Build Your Child’s Independence So You Can Step Back (During COVID)

| by Thuy Truong, M.A. Ed., TPT Teaching and Coaching, 10/7/2020 |



It is an understatement to say parents have been burning their candles at both ends since the start of the pandemic. Though wearing multiple hats at home on top of professional obligations is a task beyond human power, I sincerely believe that parents have pulled through simply because of the sheer power of love that they have for their children. Thus, we all have been weathering this storm together to this very day. Despite the vast difficulties, I am sure it is the parents’ deepest wish to provide the best for their kids during this extraordinary time. Good news! I have a few suggestions that will improve your child’s executive function skills while providing a stress reliever for parents because your child’s daily independence will be good for the both of you. If the child can self-regulate at least 80% of the daily routines, you can begin to experience the joy of stepping back. Your parenthood is golden.


Post Major Routines, Roles, and Expectations

The act of displaying household routines may sound simple, but it will save a lot of lecturing and re-explanation time when your child doesn’t follow through to meet your expectations. If you post mutually agreed protocols in communal spaces, this is a major way to train your students to rise to your expectations. When your child forgets a routine, the readily available instructions on the wall will help your child to assimilate to your rules faster without you having to repeat it endlessly. Clear expectations and communication will also boost household relationships and create harmony. Meanwhile, your child is learning foundational executive functioning skills: follow through, self-regulation, structure and time management. It is true you have to devote some time upfront to train your young ones how to follow your system, but it really does pay off in the long run. After your child gets the drill, you can sit back and relax to witness the magic and have a few moments to yourself knowing your child is gaining more and more independence by the day. This will save your sanity in the long run.


Everyone Chips In

To further build independence, have your kids pitch in on some of the daily chores that would otherwise fall entirely on the parents. For example, your kids can set the table for lunch and dinner while you do the cooking. If you have multiple children, then assign a different role for each child that is age-appropriate (i.e. set the table, bring the dishes to the sink, dry the dishes etc.). You may think how do these small tasks build executive functioning skills? Just like any new learning, a drop of water a day will eventually become an ocean. It is the daily practice and reinforcement that make the learning stick. The essential knowledge here is to establish and maintain an internal sense of structure and autonomy in the home while relieving the stress for the parents a bit.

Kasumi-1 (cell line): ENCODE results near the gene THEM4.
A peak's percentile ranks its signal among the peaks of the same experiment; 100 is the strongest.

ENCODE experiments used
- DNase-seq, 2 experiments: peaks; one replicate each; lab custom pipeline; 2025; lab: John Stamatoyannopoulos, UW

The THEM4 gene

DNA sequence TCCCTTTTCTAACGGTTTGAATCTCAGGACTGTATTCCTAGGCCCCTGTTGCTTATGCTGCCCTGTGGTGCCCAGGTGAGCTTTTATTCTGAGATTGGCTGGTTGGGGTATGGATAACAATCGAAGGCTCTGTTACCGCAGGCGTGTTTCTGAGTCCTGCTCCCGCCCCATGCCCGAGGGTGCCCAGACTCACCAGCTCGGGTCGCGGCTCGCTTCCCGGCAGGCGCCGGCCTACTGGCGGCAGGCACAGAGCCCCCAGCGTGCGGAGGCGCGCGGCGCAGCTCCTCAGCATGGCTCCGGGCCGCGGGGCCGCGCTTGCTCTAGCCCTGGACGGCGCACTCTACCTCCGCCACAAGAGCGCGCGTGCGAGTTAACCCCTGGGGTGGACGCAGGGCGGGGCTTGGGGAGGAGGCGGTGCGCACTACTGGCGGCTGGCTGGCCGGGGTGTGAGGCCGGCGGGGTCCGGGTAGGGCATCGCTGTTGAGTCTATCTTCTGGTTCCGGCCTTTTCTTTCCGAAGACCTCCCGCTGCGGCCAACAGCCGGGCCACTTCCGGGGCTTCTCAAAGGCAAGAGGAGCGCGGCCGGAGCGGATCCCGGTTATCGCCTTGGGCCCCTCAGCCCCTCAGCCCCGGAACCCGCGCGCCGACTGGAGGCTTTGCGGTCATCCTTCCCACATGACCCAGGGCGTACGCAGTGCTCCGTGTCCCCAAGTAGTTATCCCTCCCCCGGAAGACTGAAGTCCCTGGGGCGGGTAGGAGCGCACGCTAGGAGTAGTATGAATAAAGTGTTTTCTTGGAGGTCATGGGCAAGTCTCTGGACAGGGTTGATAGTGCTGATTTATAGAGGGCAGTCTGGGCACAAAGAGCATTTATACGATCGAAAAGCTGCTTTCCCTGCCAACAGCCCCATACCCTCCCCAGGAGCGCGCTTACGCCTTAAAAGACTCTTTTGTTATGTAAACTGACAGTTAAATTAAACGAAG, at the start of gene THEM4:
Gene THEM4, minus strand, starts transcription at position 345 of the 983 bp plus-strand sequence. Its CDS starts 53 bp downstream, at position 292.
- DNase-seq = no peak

Children learn to be autonomous when they get a sliver of what adulthood would require and early lessons are the deepest. Of course, once the children enjoy a sense of doing work without reminders as their work ethics deepen, parents would feel good. Additionally, this developmental maturity will further springboard the children to adopt and apply newer executive function skills for daily life because they see that they can translate these skills easily across many life situations.


Clean As You Go

We all know too well that cleaning common areas and personal spaces as you go can save a lot of time in the end. Below are some simple hacks to have all corners of your home always clean and tidy while simultaneously helping your children develop time management, organization, and self-regulation skills.




  • Clean 15 minutes a day at a designated time where everyone does it to boost morale, if possible (i.e: 15 min daily before dinner time). If not, each person can clean within the 15 minutes that best fit their personal schedule.

  • Put back one thing the way you’ve found it every time you move from room to room.

  • Implement a family chore chart


Then, every Thursday (Friday may promote procrastination) everyone gets a score from mom or dad on their organizational skills. Accountability is key. Not only will your student internalize long-term executive function skills, but it will also give mom and dad a much needed and deserved break as well as enjoy a fantastically smelling home on many Fridays, which is a great mood booster for everybody. But beyond that, daily expectations and protocols help children visualize a resilient understanding that sometimes some things must be done at a certain time to create efficiency and effectiveness. It is important to teach children how to find the intrinsic motivation to get essential tasks done well despite roadblocks along the way. With consistent student implementation of executive function skills in daily life, your child will gradually habituate into self-regulation and parents will experience the shining, proud moments of stepping back.



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